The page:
Glass clay
Make metal clay, but with glass powder. Here is the metal clay patent: patent.
Ingredients: 50% – 90% metal powder, 0.8% – 8% water-soluble cellulose binder (ethyl cellulose or methyl cellulose), 0.03% – 3% surface-active agent (polysoap or alkylbenzene sodium sulfonate), 0.1% – 3% adhesion-preventing agent (higher organic acid such as phthalic acid, higher organic ester such as di-n-octyl phthalate or di-n-butylphthalate, higher alcohol, higher polyhydric alcohol such as polyvinyl alcohol, polyethylene glycol, and higher ether). Optionally add 2% – 10% ethylene glycol to improve moldability.

Instructions: add methyl cellulose to water, let gel overnight. Add soap, mix in mortar, add metal powder, mix in mortar, add adhesion-preventing agent, mix.

Linear alkylbenzene sulfonic acid. LABSA, 16 oz, $25, Sigma 100g, $21 (or a few drops of laundry detergent?)
Poly vinyl alcohol, 50g, $6
Methyl cellulose, 100g, $9
Polyethylene Glycol, 50 ml, $1

David Bailey’s World of Escher-like Tessellations
Geometry Junkyard–Tilings
Tilings Encyclopedia
Regular n- tessellations

Tessellations by Recognizable Figures

Plaster casting
Pâte de Verre with Shin-ichi and Kimiake Higuchi
Art project using unusual methods
Casting example
Casting Glass from 3D Printed Molds

Recycled glass
Tiree Glass

Kiln-pressed glass
Firing schedule from Harrach Glass, link

1300° F / hr1225° F3 hours
2FULL1500° F1.5 hours
3FULL900° F2 hours
4100° F / hr700° Fnone

Batch glass
Glass typically sold for glass blowing either as mixed ingredients or cullet.
Compatability of Glasses, Bullseye TechNotes, link

Casting glass
Gaffer Glass, $17 / lb, link

Firing Schedules

Kiln Firing Schedules
Art Glass Love Firing schedules firing schedules
Oceanside firing schedule

Boron nitride release, Zyp
Devardi Glass

Holders / Mounting

Seed Packet Plant Markers, 3 / $9

Lampworking tools
Blow Pipe small, 406mm (16″) in length, head flares to 10mm (3/8″) in width and the body diameter of 6.40mm (1/4″), $22

Cold working

Lapidary Polishing Compounds
Cerium Oxide
Our high quality, 85% purity, optically graded cerium, is excellent for polishing glass. One of the best all-purpose polishes. Also used to polish quartz, agate, opal, obsidian, etc
Cerium Oxide 3.5 MICRON SIZE
Cerium-R Oxide 1.2 MICRON SIZE

Linde ‘A’ Polish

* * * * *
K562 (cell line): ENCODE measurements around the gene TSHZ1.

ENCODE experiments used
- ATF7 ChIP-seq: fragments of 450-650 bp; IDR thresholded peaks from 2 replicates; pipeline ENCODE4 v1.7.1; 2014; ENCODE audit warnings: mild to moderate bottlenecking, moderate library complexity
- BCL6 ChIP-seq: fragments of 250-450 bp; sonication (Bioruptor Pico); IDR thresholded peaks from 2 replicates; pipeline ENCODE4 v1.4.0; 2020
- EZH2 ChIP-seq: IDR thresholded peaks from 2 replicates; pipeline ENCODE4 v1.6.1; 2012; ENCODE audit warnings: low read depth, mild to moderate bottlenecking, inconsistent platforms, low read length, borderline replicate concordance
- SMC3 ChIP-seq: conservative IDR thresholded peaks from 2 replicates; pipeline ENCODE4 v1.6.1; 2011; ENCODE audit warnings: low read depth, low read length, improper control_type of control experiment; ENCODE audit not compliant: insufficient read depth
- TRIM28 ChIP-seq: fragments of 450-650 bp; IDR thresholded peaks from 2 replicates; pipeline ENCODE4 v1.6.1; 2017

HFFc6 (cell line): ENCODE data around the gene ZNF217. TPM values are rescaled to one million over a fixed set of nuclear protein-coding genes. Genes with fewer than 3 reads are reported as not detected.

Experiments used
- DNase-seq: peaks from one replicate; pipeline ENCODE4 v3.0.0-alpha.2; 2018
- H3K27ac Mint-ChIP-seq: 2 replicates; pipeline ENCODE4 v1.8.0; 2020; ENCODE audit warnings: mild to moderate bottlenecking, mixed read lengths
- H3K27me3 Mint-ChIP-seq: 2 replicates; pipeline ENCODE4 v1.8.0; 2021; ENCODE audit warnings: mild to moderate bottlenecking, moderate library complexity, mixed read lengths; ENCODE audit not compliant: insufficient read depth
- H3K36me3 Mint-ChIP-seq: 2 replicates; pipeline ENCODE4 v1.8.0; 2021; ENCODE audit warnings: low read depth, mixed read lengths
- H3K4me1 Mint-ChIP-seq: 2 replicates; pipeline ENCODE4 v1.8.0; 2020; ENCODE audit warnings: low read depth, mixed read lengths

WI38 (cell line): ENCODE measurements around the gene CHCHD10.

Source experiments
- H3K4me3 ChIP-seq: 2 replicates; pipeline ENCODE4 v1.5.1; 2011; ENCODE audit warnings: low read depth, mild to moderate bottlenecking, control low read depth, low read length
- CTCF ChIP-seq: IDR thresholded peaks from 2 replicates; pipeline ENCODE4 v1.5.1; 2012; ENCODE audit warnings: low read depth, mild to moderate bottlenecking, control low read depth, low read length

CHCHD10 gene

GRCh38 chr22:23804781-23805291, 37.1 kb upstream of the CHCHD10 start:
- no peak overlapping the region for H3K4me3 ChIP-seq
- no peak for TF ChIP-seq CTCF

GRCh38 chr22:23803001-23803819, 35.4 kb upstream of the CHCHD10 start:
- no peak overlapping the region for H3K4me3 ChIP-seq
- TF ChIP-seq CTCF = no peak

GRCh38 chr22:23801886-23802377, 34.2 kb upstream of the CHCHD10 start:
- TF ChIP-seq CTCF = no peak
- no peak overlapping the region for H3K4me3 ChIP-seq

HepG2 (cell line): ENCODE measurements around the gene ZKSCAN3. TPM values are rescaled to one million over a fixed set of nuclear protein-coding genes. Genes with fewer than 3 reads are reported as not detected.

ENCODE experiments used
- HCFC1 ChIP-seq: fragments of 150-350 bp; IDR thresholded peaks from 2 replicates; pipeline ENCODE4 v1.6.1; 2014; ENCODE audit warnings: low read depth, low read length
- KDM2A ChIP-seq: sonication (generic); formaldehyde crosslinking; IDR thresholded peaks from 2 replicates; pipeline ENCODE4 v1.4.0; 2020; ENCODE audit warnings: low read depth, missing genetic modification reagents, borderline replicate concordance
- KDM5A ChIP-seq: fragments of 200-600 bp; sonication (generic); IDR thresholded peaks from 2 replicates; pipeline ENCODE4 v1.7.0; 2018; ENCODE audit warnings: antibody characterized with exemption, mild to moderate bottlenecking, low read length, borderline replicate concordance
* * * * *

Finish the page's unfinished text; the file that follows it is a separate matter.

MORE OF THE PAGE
A .3 micron alumina powder that is 99.98% pure aluminum oxide polishing powder with a 9 mohs hardness. A super polish for almost any gemstone.
Mirco Aluminum:
Covington’s Gold Label Polish #1
99% pure micro alumina polishing powder. Excellent for vibrating tumblers, lappers, and ultrasonic machines. Great for Petrified woods, Agate, Rhodocrosite, Jade and other stones. Approximate size 2 – 3 microns and a 9 on the MOHS scale.

Covington’s Gold Label Polish #2
99% pure micro alumina polishing powder. Excellent for vibrating tumblers, lappers, and ultrasonic machines. Works especially well with Leather or Felt. Great for super fine polish on all hard and soft stones. Approximate size .5 microns and a 9 on the MOHS scale.

Red Rouge Powder
Inexpensive polish powder used for tumbling. Often used with walnut shell to polish brass. A good final polish for glass and obsidian. Also used with felt belt to polish glass and metals. Red Rouge * 3.5 to 5 MICRON SIZE

Murrini cane in a kiln: The rod mold, 2


  1. To make bubbles in glass, put a chemical that disassociates at a high temperature between two sheets of glass. Barium carbonate (BaCO3), splits at 1360F to CO2 and BaO. At ~1300F-1350F, the glass will tack fuse, locking in the powder, so when it dissassociates, a bubble will form. The BaO may be adsorbed by the glass.
  2. Add a bit of metal with a high boiling point in a bubble between two glass sheets to make a metalized bubble inclusion. Rubidium (1270 °F), Zinc (1665 °F), Tellurium (1810 °F), Magnesium (1994 °F), Brass (2012 °F), Strontium (1377 °C) and Bismuth (1560 °C) have low boiling points. Put a bit of metal in an bubble between two sheets of glass, and heat to a high temp ~1600F. The metal may get hot enough for some vapor to be released and coat the walls of the bubble. Is it enough to melt the metal, will it wick around? Or is vapor needed?


Edward T. Schmid – The Glassworking Techniques books (Beginner and Advanced)
Art of Fire by James McKelvey
Life on the Rails by Steven Ciezki
Glass notes by Harvey Littleton